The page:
Switching to low- or zero-carbon energy sources is almost always a good thing, but other initiatives to improve environmental performance in life sciences may involve complex trade-offs. One common challenge faced by many companies in the sector is the choice between single-use and reusable devices and equipment. Single-use items generate large quantities of waste, but cleaning and reconditioning equipment for reuse can consume significant amounts of energy, water and chemicals. The “best” answer from a sustainability perspective can depend on a host of factors, including the distance devices must travel from manufacture to point of use and the availability of infrastructure for safe, efficient disposal or recycling of biohazardous materials.

GE Healthcare, which produces single-use manufacturing equipment for the biopharmaceutical sector, has conducted lifecycle analyses comparing the impact of its systems with conventional stainless-steel alternatives. The company says that single -use equipment uses significantly less energy and fewer raw materials and consumes 75% less water than conventional systems. GE notes, however, that transport emissions and the availability of low-carbon energy can have a big effect on the overall environmental impact of a biopharma manufacturing cell.

Novo Nordisk, which provides insulin products for the treatment of diabetes, is embracing circular economy principles in an effort to reduce, and ultimately eliminate, the negative environmental impact of its entire value chain. Near its insulin plant in Kalundborg, Denmark, the company has built a biogas plant that generates energy from the plant’s organic slurry waste and allows the residue material to be used as soil fertilizer. It is also working to reduce the plastic waste generated by its single-use injection pens. Waste plastic from production is already recycled, and Novo Nordisk is redesigning its products to enable customers to reuse or recycle more of their components.

Finding the best balance

Similar trade-offs are common when it comes to reducing the environmental impact of healthcare logistics activities. “Over the past three years, we’ve had a growing number of requests from life sciences customers to investigate sustainable packaging solutions,” says Pia Morbach, Regional Sourcing Manager (for temperature-controlled packaging) at DHL. “The first question you always have to determine is the customer’s priority, which might be to cut carbon emissions, or to reduce the consumption of plastic in the supply chain.”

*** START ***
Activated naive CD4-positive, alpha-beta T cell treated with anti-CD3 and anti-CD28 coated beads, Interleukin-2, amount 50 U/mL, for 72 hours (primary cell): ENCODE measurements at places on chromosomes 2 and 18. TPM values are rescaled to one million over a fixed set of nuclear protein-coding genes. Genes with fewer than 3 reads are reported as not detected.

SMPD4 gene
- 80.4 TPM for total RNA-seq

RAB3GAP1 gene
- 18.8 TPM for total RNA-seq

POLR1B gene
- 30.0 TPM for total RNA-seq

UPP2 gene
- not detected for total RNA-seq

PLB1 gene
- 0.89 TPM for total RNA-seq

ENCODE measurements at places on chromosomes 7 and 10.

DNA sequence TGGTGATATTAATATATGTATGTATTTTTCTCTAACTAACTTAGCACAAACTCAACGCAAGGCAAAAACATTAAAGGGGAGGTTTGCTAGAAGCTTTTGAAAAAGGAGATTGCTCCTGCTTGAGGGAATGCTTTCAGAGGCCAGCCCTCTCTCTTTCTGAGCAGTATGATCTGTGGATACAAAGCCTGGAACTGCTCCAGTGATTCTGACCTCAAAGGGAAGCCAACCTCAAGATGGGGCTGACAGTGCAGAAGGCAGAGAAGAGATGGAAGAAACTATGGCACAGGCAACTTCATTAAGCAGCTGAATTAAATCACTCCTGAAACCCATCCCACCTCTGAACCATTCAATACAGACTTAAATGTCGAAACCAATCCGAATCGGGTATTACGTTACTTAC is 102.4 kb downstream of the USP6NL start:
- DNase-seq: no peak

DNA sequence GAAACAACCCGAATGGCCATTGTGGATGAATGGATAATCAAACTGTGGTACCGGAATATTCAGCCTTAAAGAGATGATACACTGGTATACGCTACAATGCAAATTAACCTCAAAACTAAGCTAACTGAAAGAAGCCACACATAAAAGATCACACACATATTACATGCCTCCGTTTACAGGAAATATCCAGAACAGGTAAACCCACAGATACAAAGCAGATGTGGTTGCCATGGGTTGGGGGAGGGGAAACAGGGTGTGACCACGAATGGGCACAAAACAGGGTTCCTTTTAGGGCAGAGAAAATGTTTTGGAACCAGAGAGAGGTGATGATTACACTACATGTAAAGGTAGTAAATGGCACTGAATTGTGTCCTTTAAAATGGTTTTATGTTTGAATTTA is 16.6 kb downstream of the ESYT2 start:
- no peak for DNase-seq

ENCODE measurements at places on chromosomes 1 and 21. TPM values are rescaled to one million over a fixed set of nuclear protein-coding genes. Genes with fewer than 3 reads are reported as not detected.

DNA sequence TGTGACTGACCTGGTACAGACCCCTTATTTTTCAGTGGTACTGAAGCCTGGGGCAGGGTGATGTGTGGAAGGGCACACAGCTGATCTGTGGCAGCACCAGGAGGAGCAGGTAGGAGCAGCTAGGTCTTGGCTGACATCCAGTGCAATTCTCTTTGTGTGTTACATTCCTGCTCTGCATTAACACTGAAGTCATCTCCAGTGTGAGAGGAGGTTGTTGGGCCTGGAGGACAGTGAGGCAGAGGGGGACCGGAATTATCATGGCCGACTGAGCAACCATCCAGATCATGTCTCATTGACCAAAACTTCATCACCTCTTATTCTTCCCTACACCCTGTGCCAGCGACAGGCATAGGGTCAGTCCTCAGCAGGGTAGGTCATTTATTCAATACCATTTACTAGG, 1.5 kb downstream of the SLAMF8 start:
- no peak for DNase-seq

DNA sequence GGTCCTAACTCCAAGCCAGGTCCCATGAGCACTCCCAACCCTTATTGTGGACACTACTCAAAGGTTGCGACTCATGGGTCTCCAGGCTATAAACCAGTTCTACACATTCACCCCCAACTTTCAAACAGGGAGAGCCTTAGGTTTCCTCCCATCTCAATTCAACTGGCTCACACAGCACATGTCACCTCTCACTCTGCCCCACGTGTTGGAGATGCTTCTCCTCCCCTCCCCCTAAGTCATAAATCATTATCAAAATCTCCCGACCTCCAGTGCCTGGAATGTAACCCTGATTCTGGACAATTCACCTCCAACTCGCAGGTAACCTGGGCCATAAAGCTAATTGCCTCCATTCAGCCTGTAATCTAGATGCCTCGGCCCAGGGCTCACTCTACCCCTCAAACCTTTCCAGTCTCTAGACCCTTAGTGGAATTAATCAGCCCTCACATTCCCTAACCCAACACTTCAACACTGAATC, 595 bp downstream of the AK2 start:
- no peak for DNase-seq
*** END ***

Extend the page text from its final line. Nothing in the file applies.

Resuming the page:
Since many healthcare products need tight temperature control in transportation and storage, the sector makes extensive use of insulated packaging in its distribution networks. Expanded polystyrene (EPS) is the traditional solution here, providing an appealing combination of low cost, good thermal properties and light weight. As consumers and regulators turn against single-use plastic packaging, however, companies are looking for alternatives. “For healthcare applications, companies are looking at bio-based single-use insulation systems, such as cotton wadding,” says Morbach. “And there is a growing interest in returnable packaging, too.”

Making the switch to more sustainable packaging isn’t straightforward, she adds, noting that the bio-based, single-use solutions currently on the market can’t keep shipments cool for more than two days, a requirement for shipments that might need to wait three or four days for customs clearance. Returnable systems, such as those using lightweight vacuum insulation panels, offer very good thermal performance, but users need to factor in the cost, complexity and carbon emissions associated with the return journey. One possible solution here is the use of pooled container fleets, which can take loads from multiple shippers, reducing the need for empty return journeys. To date, these challenges – along with their higher upfront costs – mean sustainable packaging systems have found only niche roles in the healthcare supply chain. That role is expected to grow, however, as the industry looks for ways to help its most important patient: the planet.  Jonathan Ward


Published: June 2020